The origins and the development of the Japan Assemblies of God: the foreign and Japanese workers and their ministries (1907 to 1975)

Electronic versions


  • Masakazu Suzuki

    Research areas

  • PhD, School of Theology and Religious Studies


The Pentecostal Movement was brought to Japan by the group of missionaries led by Martin L. Ryan in 1907. Although their own ministry in Japan was short-lived, they shared the Pentecostal message to William and Mary Taylor, who worked as Pentecostal missionaries in Japan from 1913. Estella Bernauer also worked as a Pentecostal missionary in Japan from 1910. Moreover, the Taylors and Beranuer worked with Makoto Niki and Ichitaro Takigawa, who had become Japanese Pentecostal ministers. However, all of these missionaries and ministers as well as many others have been forgotten and omitted from the official history of the Japan Assemblies of God (JAG), which emphasizes the work of the Carl F. Juergensen family and the Japanese minister who worked closely with them, Kiyoma Yumiyama. An accurate history needs to include all workers and to give an account of their various ministries. In the beginning, the Pentecostal missionaries worked independently and had a loose fellowship, but the forming of the Japan District of the American AG in 1920 resulted in a Japanese Trinitarian Pentecostal denomination, the Japan Pentecostal Church, which is the early forerunner of the Japan Assemblies of God. The Japan Pentecostal Church evolved and became the Japan Bible Church in 1929. Before it needed to dissolve because of new government regulations around the time of World War II, the Japan Bible Church experienced a series of transformations: the split of the Takinogawa Mission as the Takinogwa Holy Spirit Church in 1938, the removal of missionaries from Japan in 1940, and the split of the Spirit of Jesus Church in 1941. Before the war, missionaries and Japanese ministers worked together and formed a “mission,” which became the place where they continued to do ministry. The relationship of missionaries and ministers differed with each mission. But gradually Japanese ministers gained a higher status, and with the break of WWII, the missionaries had to depart from Japan, leaving the Japanese ministers in charge. After the war, the JAG started as a Japanese led organization under the strong authority and leadership of its superintendent Kiyoma Yumiyama, while nevertheless resting upon the unique cooperation and a certain balance of power between the missionaries and Japanese ministers. The JAG had a lack of funds and was financially dependent on the missionaries, who often took the initiative to start local churches, for which there was a great need. But with the growth of the Japanese economy and development of the JAG, the missionaries gradually came to have a more subordinate role in the JAG. With the retirement of Yumiyama as superintendent in 1973, followed by the transfer of both the ownership of the property of JAG headquarters as well as the authority for Central Bible College from American AG to the JAG in 1975, the post war era of the JAG’s history had come to an end. The JAG had become a more autonomous and independent denomination.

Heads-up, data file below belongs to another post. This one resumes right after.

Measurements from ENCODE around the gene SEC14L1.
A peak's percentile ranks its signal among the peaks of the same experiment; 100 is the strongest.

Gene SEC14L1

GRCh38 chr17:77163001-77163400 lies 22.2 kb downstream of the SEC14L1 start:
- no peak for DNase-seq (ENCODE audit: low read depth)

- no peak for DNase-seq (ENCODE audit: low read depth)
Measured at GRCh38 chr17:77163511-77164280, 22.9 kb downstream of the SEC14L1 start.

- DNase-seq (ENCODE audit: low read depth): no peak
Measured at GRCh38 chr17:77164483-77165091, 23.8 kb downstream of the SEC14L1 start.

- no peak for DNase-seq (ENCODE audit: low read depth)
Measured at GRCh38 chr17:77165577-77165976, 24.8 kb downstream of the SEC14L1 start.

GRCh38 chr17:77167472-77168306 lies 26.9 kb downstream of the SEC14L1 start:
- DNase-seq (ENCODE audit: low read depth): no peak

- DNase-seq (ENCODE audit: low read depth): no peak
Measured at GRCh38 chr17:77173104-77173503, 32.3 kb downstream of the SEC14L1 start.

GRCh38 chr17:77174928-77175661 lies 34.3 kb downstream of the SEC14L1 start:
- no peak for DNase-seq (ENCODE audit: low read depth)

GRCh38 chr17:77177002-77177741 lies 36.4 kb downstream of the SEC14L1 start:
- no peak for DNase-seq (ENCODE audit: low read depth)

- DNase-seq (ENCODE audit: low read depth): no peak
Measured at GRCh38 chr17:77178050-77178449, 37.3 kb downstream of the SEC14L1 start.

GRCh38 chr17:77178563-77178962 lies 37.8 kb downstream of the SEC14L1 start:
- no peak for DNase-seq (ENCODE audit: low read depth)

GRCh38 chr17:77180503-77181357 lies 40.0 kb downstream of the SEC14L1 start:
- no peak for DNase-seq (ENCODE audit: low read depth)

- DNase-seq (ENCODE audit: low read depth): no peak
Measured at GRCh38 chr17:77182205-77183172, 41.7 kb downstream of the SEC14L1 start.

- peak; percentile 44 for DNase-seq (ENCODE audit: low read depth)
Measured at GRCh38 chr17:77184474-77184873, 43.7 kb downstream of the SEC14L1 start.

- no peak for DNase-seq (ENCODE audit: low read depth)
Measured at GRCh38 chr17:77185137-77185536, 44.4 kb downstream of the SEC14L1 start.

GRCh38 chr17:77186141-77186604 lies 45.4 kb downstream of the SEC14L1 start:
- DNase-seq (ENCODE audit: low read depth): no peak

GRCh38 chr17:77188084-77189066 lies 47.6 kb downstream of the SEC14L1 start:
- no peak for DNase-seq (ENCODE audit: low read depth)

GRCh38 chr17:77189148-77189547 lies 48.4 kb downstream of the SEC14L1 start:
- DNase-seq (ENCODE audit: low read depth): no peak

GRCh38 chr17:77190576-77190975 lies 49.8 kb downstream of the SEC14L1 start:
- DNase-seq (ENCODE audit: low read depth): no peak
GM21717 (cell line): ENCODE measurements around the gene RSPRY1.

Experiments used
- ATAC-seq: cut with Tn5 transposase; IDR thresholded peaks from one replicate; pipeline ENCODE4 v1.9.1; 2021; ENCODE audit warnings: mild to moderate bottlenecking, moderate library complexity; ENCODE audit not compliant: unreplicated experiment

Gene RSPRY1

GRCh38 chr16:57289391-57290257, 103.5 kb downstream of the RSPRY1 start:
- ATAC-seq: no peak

Original languageEnglish
Awarding Institution
  • Bangor University
  • Paul Lewis (Supervisor)
Award dateJan 2011